Redemption took on new meaning for me last night.

Jeremiah, a Messianic Jew involved with Jews for Jesus, stood at the front of the room. As he led us through the Passover Seder, he explained the Christian symbolism of each element. Amazingly, each one points to the death and resurrection of Jesus Christ, our Savior and Messiah.

Throughout the presentation, Jeremiah emphasized the word “Redemption.” Each time he asked us to repeat the meaning with him: “God bought back what rightfully belonged to Him.” God created us, but we were separated from Him because of our sin. We needed a Savior who would “buy us back.” God’s Son Jesus Christ died on the cross to pay the price that bought our freedom to enjoy a personal relationship with God.

Jeremiah concluded with a story. A young boy had crafted a small, beautiful boat, with the help of his father. The last thing the boy did was paint his initials on the side. After father and son walked to the water’s edge, the son placed the boat on the surface and held on to the string he had tied to the back of it.

Grinning from ear to ear, the son watched the boat sway from side to side at the gentle persuasion of the breeze. Suddenly, a strong gust of wind ripped the string from his young fingers. He ran along the bank as fast as he could, but the boat sped ahead of him. He closed his eyes as big tears streamed past his quivering chin.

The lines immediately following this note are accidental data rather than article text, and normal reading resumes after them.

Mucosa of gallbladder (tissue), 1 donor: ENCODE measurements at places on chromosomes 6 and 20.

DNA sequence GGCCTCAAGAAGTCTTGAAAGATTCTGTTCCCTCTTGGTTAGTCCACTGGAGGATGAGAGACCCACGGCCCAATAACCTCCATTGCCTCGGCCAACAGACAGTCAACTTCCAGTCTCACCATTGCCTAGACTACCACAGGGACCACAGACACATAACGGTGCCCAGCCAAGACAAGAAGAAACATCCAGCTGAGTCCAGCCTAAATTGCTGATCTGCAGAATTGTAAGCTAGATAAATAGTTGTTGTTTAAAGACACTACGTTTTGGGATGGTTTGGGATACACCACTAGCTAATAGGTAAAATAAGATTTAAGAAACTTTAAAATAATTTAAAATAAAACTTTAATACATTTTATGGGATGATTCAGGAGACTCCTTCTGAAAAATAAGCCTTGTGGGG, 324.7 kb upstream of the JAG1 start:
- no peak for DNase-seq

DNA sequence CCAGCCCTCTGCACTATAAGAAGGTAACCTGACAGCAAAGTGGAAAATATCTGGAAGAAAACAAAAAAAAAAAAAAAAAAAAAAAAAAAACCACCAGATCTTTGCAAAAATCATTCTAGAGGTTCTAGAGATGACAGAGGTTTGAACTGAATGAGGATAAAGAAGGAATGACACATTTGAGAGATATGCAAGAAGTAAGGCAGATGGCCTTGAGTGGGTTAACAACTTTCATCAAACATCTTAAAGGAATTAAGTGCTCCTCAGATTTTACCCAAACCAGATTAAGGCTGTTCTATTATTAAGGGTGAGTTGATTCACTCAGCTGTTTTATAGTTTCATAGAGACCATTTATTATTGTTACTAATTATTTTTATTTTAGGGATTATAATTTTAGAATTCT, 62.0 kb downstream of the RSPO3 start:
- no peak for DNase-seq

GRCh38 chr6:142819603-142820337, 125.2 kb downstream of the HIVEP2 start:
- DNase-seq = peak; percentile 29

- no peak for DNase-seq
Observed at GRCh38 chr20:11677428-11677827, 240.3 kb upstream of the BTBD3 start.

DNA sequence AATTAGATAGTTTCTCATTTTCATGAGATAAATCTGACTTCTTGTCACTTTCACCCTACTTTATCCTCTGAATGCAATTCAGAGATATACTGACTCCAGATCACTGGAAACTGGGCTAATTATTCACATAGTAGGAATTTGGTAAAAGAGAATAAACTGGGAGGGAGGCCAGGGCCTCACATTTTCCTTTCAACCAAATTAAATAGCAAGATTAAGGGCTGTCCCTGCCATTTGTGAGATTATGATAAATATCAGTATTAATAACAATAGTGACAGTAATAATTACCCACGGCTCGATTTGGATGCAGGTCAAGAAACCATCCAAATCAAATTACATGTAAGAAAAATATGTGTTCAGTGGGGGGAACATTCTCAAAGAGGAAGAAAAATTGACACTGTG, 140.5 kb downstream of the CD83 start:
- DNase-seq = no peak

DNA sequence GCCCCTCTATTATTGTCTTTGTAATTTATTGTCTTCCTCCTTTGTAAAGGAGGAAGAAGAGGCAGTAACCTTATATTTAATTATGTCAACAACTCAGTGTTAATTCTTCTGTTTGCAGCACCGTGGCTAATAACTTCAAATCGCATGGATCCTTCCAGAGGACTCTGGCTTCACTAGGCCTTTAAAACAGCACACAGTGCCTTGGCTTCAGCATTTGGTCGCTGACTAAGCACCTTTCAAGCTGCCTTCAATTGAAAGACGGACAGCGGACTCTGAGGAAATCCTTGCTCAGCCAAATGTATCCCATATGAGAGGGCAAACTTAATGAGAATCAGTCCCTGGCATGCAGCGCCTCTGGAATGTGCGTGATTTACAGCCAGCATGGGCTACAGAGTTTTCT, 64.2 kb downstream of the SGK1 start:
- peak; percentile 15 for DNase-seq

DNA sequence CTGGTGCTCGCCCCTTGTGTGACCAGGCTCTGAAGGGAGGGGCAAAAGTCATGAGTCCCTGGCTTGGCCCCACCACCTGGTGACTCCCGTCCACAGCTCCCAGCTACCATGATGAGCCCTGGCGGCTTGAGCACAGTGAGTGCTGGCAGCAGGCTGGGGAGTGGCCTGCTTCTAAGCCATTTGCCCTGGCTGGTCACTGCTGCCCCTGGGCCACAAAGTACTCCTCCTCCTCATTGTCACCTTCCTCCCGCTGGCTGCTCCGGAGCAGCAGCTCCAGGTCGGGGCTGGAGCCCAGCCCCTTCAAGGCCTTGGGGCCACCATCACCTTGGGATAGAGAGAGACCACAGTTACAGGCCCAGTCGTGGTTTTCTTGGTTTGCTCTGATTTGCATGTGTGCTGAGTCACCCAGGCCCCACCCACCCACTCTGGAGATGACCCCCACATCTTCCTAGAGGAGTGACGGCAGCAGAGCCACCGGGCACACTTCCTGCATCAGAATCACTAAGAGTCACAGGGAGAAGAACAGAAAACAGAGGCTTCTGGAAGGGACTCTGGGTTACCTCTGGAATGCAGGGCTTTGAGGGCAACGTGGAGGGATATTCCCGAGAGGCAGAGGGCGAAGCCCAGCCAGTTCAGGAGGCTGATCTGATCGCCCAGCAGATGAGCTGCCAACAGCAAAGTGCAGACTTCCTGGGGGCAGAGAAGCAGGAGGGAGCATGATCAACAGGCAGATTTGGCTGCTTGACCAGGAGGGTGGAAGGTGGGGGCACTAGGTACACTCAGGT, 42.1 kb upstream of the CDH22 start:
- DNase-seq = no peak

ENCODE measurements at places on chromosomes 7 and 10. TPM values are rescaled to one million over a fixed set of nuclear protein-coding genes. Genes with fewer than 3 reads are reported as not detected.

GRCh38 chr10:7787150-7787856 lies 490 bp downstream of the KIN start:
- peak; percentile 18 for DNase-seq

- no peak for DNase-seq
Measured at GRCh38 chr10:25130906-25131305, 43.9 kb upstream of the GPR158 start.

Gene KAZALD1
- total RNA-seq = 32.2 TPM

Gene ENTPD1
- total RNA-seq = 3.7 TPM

One day while walking on the sidewalk in their small town, he glimpsed something in a store window. It looked like a rusty boat. Drawing closer, he squinted through the glass and spotted his initials on the side.

Rushing into the store, he announced. “That’s my boat. Can I have it?”

The owner explained, “Another young boy brought that in and I paid him for it. You can have it if you pay me $10.”

In desperation, the boy raced home and emptied the money from his piggy bank on to his bed. Gathering the required amount, he ran back to the store and laid his coins on the counter. The owner smiled, walked over to the window, picked up the boat and set it in the boy’s waiting arms.

Beaming with joy, he walked outside. As he looked down and cradled his boat he said, “I owned you twice. I made you, then I lost you, and now I have bought you back.”

The imagined joy on his face will remain in my heart as I consider, once again, the indescribable love of my Father who allowed His Son to die so He could “buy me back.” That’s redemption.